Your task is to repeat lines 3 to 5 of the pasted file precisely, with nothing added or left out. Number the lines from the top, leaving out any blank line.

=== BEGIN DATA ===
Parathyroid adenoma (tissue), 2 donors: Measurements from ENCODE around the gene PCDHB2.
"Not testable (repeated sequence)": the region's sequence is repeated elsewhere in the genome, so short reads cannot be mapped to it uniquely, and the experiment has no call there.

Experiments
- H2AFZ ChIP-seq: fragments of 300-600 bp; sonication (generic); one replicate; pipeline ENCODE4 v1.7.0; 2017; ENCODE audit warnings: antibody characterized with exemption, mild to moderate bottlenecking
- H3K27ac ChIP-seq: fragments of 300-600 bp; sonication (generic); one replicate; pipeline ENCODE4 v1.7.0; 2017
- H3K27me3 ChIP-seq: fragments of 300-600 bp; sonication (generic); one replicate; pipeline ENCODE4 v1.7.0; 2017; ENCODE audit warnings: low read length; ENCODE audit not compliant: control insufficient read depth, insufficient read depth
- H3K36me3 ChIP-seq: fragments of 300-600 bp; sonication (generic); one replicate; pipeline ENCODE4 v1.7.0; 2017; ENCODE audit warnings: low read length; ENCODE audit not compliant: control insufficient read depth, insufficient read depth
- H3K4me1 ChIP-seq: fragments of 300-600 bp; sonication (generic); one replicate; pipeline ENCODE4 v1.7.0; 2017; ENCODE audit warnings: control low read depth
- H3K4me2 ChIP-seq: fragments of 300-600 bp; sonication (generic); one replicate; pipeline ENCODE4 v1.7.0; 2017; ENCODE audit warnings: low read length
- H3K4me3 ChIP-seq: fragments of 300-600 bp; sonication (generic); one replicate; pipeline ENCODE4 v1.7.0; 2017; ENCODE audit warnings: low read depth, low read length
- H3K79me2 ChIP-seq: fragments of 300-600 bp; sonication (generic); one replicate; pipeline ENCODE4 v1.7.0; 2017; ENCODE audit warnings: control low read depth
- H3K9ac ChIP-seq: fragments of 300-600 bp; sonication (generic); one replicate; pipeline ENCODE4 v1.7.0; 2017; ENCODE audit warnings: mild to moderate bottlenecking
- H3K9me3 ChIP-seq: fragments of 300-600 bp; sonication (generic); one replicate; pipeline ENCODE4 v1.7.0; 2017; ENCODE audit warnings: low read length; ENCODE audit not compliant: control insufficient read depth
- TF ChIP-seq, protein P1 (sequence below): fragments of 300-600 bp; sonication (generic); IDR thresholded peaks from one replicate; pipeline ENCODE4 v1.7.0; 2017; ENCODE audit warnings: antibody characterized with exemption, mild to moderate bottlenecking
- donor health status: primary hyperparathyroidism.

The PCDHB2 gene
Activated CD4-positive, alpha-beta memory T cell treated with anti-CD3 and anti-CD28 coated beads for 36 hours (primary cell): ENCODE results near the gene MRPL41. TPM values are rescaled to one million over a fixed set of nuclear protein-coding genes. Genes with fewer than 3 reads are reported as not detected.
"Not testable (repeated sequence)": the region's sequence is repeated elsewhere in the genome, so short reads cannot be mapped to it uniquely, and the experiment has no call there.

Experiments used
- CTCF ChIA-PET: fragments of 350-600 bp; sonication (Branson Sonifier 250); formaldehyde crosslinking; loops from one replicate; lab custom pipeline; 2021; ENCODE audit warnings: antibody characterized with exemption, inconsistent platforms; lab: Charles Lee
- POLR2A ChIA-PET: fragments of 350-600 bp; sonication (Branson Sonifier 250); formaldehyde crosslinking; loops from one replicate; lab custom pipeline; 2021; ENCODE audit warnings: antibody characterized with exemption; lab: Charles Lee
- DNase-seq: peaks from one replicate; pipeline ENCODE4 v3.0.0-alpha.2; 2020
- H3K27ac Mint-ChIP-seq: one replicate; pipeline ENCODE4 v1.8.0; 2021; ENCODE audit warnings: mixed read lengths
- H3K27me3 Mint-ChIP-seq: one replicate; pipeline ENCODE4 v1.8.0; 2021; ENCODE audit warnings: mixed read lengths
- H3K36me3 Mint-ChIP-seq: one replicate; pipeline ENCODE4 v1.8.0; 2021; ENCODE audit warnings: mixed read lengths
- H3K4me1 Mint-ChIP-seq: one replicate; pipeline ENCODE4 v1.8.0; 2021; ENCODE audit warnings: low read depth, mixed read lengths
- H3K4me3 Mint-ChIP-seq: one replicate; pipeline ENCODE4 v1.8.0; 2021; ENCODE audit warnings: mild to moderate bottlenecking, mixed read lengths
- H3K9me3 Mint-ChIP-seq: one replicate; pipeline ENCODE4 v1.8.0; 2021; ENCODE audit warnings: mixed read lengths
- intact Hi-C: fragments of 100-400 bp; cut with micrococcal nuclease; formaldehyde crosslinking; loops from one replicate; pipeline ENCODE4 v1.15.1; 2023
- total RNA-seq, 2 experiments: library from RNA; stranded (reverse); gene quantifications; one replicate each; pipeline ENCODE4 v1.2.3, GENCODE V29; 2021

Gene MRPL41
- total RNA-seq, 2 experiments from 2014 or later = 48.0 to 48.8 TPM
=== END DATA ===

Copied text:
Experiments
- H2AFZ ChIP-seq: fragments of 300-600 bp; sonication (generic); one replicate; pipeline ENCODE4 v1.7.0; 2017; ENCODE audit warnings: antibody characterized with exemption, mild to moderate bottlenecking
- H3K27ac ChIP-seq: fragments of 300-600 bp; sonication (generic); one replicate; pipeline ENCODE4 v1.7.0; 2017